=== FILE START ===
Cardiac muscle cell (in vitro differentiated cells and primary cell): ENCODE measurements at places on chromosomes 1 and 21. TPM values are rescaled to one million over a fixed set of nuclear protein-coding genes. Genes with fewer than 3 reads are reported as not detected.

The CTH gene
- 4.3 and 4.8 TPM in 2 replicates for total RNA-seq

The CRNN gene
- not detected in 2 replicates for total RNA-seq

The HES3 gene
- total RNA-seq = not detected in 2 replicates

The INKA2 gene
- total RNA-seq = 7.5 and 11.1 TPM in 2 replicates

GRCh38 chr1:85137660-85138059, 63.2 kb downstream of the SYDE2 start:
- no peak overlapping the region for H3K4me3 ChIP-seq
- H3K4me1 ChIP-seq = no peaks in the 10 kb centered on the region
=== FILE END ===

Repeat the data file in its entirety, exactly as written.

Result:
Cardiac muscle cell (in vitro differentiated cells and primary cell): ENCODE measurements at places on chromosomes 1 and 21. TPM values are rescaled to one million over a fixed set of nuclear protein-coding genes. Genes with fewer than 3 reads are reported as not detected.

The CTH gene
- 4.3 and 4.8 TPM in 2 replicates for total RNA-seq

The CRNN gene
- not detected in 2 replicates for total RNA-seq

The HES3 gene
- total RNA-seq = not detected in 2 replicates

The INKA2 gene
- total RNA-seq = 7.5 and 11.1 TPM in 2 replicates

GRCh38 chr1:85137660-85138059, 63.2 kb downstream of the SYDE2 start:
- no peak overlapping the region for H3K4me3 ChIP-seq
- H3K4me1 ChIP-seq = no peaks in the 10 kb centered on the region